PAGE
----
The Third Doctor is most immediately recognizable in his velvet smoking jacket and filled shirt. In fact, on several occasions characters in the show remarked on the older gentleman in fancy dress.

Of course, his dress matched his hot rod of a car, Old Bessie. Both of these were affectations picked up during the apparently impressionable early stages of regeneration, when he stole clothes to wear from an eccentric medical doctor. Digging in the TARDIS wardrobe also produced the cloaks and hats that accent his frilly shirts at different times.

The Brigadier, The Doctor and Jo Grant

(c) BBC
(c) BBC

The Doctor and Jo Grant

(c) BBC
(c) BBC

The Doctor with Sarah Jane

(c) BBC
(c) BBC

Who were the Third Doctor’s assistants and companions?

When he first landed on Earth, the Doctor was paired up with the Brigadier's new Scientific Advisor, the multiple-PhD. decorated Dr. Liz Shaw. Recruited by Lethbridge-Stewart for UNIT operations before the Doctor arrived, she assists throughout the first season, with her skirts getting shorter throughout. It is mentioned later on in the show that she was sick of doing nothing but “holding the Doctor's test tubes and telling him how brilliant he is” and returned to Cambridge.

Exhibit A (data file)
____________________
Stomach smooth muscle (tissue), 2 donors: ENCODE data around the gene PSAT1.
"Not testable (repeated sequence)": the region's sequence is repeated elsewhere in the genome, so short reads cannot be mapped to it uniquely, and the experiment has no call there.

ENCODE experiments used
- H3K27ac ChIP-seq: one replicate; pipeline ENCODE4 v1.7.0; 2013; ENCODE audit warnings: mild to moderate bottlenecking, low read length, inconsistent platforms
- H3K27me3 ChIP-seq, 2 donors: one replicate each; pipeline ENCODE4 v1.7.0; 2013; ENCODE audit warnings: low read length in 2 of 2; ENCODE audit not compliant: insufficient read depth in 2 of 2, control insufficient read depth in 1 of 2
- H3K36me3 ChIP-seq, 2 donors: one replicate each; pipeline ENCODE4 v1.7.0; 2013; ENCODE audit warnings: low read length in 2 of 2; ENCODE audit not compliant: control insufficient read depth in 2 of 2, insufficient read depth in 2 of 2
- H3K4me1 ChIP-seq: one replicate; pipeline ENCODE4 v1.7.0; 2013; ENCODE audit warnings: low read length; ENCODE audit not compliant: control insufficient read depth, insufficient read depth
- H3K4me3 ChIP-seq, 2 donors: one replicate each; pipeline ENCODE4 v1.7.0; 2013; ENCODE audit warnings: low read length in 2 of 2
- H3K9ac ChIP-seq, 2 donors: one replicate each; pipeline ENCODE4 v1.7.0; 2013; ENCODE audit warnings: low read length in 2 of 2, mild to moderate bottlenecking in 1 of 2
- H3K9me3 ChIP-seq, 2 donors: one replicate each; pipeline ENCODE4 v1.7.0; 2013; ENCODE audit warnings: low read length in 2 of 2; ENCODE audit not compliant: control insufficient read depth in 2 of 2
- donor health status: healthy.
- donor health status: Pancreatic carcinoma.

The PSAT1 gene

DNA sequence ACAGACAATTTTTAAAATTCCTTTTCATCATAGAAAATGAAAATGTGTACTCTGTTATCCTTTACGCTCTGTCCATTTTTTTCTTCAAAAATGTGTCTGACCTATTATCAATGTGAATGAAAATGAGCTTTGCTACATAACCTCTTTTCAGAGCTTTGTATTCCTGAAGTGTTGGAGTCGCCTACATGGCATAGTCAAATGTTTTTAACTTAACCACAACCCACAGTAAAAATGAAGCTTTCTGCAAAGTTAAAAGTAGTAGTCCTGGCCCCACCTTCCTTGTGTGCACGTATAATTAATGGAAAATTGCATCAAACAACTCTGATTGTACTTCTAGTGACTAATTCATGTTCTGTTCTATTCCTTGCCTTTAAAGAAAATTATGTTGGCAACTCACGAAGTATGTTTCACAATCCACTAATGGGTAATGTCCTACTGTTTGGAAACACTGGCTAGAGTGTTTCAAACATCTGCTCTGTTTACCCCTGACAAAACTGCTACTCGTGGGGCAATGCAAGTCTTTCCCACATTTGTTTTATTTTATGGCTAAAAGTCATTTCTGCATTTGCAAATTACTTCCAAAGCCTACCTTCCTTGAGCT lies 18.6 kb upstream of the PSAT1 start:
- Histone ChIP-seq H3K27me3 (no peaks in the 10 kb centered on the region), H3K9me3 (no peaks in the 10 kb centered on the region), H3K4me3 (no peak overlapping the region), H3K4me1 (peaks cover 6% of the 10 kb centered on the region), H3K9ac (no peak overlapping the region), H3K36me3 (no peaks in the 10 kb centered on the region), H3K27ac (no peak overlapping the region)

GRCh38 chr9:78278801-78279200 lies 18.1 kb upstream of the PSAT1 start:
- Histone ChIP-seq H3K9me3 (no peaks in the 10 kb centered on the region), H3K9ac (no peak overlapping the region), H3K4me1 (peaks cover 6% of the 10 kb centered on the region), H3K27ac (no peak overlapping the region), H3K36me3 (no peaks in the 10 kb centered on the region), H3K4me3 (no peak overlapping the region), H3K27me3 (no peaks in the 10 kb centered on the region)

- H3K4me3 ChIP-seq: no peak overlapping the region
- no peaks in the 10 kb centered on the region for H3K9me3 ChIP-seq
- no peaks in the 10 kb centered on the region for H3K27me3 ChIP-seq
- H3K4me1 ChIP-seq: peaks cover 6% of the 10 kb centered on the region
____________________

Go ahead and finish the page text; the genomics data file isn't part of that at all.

She was replaced by Jo Grant. The niece of a UN official, she is an accomplished lock picker with a groovy 1970s wardrobe. She often tries to be brave and crafty since she knows she's not the smartest girl in the room. She is, however, one of the very few humans who can resist the mental control of the Master - after once succumbing and endangering UNIT headquarters.

Shortly after Jo left to marry Dr. Clifford Jones and honeymoon in the Amazon looking for edible mushrooms, an intrepid reporter made her way into a conference with the Doctor and followed him to the most interesting happenings. Since “The Time Warrior” ran in December of 1973, Sarah Jane Smith, freelance reporter for Metropolitan Magazine, was a regular at UNIT headquarters and in the Doctor's TARDIS. She continued to travel with the Third Doctor until he left the show in “The Planet of the Spiders” and then went on with the newly-regenerated Fourth Doctor for 13 more serials, until October 1976.